Planning for Economic Development in Africa

The continent of Africa is rich in natural resources that support the main economic activities of its individual countries.  In addition, the continent has the second largest and youngest population in the world, which positions it as a major world market in the coming years. 
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Sadly, in the post-colonial era, development planning at the macro-economic level has failed to create matching economic opportunities for young populations to boost economic growth. Planning is often influenced by donor needs, commitments and compliance with international goals, at the expense of sustainable exploitation of natural resources.
With the President of the Republic of Uganda (in white shirt)
after a consultative African Union's-APRM meeting at the State House in Entebbe-Uganda (2009)
My previous work with Uganda’s National Planning Authority gave me insight into the complexity of creating National Development Plans.  This process requires integrating local sector plans, bi-lateral and multi-lateral plans of action, and internationally agreed goals such as the UN Sustainable Development Goals and the African Union’s Agenda 2063. It takes effort to integrate all these actions, priorities and goals into a single National Development Plan, without losing sight of the salient needs of the predominantly informal economic sector.
Attending the African Union's APRM Summit in Sirte, Libya

Trying to keep up with these rapid changes in plans and programs has, in a way, enticed governments to borrow from international financial institutions such as the World Bank and International Monetary Fund, and from specific developed countries. The inability of many African countries to meet all their budget requirements internally stems from a narrow domestic tax base; high expenditure on public administration; unsatisfactory returns on exports; low foreign direct investment, to increase the tax base; and poor tax administration.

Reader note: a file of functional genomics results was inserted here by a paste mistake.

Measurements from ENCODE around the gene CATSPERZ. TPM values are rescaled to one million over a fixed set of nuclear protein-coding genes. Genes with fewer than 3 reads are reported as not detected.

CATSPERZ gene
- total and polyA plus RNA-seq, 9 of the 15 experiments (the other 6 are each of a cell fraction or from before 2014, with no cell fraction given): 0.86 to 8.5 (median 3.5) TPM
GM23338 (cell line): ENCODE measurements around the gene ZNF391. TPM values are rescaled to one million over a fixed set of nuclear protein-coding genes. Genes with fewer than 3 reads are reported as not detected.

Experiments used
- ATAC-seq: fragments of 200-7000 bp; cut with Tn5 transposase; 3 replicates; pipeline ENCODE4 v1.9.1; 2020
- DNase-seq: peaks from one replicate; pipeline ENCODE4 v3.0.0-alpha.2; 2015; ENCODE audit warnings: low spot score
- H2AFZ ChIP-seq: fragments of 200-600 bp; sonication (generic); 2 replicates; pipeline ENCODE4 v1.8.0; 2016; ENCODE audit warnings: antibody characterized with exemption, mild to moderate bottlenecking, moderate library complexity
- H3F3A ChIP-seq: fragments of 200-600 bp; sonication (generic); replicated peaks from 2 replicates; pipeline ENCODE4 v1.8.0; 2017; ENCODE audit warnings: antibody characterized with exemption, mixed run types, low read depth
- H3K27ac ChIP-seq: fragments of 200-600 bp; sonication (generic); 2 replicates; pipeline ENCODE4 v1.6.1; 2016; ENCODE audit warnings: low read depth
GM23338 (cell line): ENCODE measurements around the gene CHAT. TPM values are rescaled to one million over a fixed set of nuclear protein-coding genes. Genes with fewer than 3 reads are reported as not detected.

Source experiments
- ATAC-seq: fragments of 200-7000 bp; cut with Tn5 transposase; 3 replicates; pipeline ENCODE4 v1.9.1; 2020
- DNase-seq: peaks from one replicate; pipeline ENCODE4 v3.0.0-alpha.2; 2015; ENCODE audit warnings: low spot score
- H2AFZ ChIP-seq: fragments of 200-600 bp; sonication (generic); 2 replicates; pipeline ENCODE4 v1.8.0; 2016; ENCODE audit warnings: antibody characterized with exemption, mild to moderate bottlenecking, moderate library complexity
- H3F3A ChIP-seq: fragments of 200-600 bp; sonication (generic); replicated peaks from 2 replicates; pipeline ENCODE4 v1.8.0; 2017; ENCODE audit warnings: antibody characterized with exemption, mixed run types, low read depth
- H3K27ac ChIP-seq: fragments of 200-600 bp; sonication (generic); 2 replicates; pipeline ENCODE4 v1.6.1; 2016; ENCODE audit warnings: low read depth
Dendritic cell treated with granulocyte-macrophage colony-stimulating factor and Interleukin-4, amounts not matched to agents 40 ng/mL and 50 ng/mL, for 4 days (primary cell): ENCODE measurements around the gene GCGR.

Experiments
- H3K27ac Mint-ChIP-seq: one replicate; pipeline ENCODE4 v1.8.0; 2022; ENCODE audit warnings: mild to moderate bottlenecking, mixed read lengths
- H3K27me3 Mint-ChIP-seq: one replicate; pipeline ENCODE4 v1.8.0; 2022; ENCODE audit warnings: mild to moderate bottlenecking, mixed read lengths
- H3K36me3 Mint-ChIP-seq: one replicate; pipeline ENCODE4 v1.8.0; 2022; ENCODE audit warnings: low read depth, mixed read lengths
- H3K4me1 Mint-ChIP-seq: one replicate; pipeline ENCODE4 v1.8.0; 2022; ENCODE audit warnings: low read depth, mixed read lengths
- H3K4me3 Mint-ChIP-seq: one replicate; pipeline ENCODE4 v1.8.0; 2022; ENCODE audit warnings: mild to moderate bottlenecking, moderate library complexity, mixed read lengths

As a result, the capacity of many countries in sub-Saharan Africa to develop self-reliant and self-sustaining economies is constrained by challenges of unsustainable debt, energy crises, and low human capital development, among others.

There have been attempts to improve revenue performance and increase the share of internally generated funds to cover projected expenditures. It is, however, rather difficult to generate revenue from largely informal sectors and small family-owned businesses which do not necessarily embrace corporate governance principles.  

One of the ways some countries have tried to become players in the global economy is by becoming members of different regional economic blocs to improve trade. This has also not worked well for small economies that fail to position themselves well in the economic blocs. These countries need to identify their main resources, exploit them sustainably and position themselves competitively in the regional and global economy.

In my opinion, especially with the newly launched Continental Free Trade Area, development planning will not only need to improve the areas mentioned earlier, but also to include the creation of trade corridors; improve transportation infrastructure; preserve the organic informal ecosystems; and increase access to local markets, to raise incomes, boost economic growth and strategically position the continent for making its mark in the global economy.

For more about Africa, her people and how she connects with the rest of the world, e-mail me at or watch our videos on the youtube channel.

Vivian Birchall

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